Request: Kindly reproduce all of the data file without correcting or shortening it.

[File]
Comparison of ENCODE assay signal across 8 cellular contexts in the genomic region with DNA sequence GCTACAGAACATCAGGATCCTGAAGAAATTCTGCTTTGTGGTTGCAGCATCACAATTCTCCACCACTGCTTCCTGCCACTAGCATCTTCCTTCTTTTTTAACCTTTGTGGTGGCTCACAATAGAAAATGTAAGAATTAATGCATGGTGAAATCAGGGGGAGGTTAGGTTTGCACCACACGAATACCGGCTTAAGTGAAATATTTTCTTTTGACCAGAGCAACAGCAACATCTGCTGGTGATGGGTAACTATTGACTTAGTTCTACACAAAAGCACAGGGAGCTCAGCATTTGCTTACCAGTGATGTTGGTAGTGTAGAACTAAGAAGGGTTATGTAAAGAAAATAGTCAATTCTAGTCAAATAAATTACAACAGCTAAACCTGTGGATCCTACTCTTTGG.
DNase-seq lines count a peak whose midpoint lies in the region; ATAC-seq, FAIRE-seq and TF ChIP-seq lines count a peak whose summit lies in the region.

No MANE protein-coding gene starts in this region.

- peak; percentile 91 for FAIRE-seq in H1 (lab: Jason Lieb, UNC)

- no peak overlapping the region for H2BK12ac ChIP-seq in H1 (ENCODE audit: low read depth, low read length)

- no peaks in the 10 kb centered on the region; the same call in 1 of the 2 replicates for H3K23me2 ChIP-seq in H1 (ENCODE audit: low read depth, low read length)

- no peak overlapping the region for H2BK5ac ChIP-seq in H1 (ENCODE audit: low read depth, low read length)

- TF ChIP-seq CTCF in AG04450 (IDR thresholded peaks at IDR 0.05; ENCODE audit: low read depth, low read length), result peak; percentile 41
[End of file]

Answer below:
Comparison of ENCODE assay signal across 8 cellular contexts in the genomic region with DNA sequence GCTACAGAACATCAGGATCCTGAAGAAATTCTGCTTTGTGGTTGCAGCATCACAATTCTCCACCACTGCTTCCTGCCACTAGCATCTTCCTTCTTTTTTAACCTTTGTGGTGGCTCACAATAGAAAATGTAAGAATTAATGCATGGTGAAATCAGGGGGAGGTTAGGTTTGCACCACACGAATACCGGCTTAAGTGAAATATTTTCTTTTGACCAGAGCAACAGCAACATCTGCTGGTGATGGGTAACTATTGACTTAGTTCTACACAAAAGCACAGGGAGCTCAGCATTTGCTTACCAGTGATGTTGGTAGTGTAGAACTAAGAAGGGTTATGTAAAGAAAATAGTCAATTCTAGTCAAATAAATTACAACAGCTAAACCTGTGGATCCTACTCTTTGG.
DNase-seq lines count a peak whose midpoint lies in the region; ATAC-seq, FAIRE-seq and TF ChIP-seq lines count a peak whose summit lies in the region.

No MANE protein-coding gene starts in this region.

- peak; percentile 91 for FAIRE-seq in H1 (lab: Jason Lieb, UNC)

- no peak overlapping the region for H2BK12ac ChIP-seq in H1 (ENCODE audit: low read depth, low read length)

- no peaks in the 10 kb centered on the region; the same call in 1 of the 2 replicates for H3K23me2 ChIP-seq in H1 (ENCODE audit: low read depth, low read length)

- no peak overlapping the region for H2BK5ac ChIP-seq in H1 (ENCODE audit: low read depth, low read length)

- TF ChIP-seq CTCF in AG04450 (IDR thresholded peaks at IDR 0.05; ENCODE audit: low read depth, low read length), result peak; percentile 41